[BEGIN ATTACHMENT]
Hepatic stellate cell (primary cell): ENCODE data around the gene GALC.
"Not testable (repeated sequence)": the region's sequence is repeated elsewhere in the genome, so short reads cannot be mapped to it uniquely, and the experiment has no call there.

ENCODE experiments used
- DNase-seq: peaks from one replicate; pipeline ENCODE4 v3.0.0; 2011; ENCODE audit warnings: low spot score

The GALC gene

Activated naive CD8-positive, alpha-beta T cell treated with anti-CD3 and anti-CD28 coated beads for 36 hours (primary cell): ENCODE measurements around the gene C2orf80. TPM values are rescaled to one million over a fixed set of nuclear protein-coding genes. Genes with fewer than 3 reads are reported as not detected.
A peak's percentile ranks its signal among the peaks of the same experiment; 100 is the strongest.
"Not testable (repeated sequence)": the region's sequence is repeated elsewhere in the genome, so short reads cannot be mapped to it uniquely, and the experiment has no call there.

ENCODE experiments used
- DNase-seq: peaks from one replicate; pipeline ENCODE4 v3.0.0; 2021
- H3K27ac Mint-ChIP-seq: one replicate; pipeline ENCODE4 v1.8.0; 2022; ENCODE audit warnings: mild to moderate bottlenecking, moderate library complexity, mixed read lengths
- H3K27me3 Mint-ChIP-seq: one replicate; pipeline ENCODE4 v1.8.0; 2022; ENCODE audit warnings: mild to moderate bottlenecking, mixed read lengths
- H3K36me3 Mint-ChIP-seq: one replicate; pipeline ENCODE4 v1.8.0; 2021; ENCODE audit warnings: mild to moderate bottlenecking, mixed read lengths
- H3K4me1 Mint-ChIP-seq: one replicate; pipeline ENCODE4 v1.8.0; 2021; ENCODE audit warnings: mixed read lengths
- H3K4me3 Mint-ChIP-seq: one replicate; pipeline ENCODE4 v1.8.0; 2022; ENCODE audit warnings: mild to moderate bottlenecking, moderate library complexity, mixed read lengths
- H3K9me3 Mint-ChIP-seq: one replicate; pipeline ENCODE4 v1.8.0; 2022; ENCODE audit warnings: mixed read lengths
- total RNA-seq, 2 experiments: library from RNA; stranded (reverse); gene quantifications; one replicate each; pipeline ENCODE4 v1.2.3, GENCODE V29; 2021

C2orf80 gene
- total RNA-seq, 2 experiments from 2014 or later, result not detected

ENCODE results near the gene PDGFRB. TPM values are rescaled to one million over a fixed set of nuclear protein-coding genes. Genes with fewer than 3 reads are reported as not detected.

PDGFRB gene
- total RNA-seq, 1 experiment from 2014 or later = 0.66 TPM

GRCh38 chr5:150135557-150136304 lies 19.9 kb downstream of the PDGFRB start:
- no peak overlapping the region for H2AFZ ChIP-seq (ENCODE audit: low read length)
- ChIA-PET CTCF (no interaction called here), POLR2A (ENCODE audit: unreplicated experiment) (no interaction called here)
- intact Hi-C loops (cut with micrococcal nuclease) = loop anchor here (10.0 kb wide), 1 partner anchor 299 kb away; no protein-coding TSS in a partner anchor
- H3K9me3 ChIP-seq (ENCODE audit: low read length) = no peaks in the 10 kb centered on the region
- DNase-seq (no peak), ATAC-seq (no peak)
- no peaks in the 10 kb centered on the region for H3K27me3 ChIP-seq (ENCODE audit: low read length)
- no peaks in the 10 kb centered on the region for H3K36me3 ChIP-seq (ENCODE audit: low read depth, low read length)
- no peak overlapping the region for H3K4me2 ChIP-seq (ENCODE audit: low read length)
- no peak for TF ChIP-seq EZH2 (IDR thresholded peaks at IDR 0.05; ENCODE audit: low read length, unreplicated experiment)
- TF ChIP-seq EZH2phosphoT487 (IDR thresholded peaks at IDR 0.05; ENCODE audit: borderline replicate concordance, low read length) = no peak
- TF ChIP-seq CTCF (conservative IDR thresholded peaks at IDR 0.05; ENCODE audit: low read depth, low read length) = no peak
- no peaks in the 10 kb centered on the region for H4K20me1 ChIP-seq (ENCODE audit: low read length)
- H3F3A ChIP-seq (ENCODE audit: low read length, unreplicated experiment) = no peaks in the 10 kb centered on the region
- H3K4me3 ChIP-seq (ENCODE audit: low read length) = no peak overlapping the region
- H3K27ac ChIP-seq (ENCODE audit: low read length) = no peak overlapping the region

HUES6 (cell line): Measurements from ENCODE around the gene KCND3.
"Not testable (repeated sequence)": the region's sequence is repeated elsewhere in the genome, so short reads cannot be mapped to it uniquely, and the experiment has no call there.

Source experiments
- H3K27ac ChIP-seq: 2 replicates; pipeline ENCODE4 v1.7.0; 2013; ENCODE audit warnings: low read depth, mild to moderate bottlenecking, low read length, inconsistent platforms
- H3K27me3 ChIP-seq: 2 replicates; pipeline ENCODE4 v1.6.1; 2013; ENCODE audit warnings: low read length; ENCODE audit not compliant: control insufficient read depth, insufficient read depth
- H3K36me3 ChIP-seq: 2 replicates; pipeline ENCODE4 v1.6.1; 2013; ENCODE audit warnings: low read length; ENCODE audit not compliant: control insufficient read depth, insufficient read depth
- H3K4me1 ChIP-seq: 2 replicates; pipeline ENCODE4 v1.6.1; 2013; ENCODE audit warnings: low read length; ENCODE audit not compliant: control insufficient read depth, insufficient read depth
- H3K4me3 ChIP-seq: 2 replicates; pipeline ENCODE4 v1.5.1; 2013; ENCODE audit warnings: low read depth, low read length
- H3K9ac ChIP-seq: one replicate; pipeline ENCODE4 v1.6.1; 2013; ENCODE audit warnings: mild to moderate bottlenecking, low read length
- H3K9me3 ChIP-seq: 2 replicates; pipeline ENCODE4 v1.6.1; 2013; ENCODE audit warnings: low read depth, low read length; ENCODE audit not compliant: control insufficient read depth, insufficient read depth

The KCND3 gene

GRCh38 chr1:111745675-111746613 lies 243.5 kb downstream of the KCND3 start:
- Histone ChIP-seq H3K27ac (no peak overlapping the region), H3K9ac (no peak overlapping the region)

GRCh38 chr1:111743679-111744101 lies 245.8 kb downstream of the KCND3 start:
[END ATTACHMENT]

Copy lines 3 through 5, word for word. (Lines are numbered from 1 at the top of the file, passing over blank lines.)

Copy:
ENCODE experiments used
- DNase-seq: peaks from one replicate; pipeline ENCODE4 v3.0.0; 2011; ENCODE audit warnings: low spot score

The GALC gene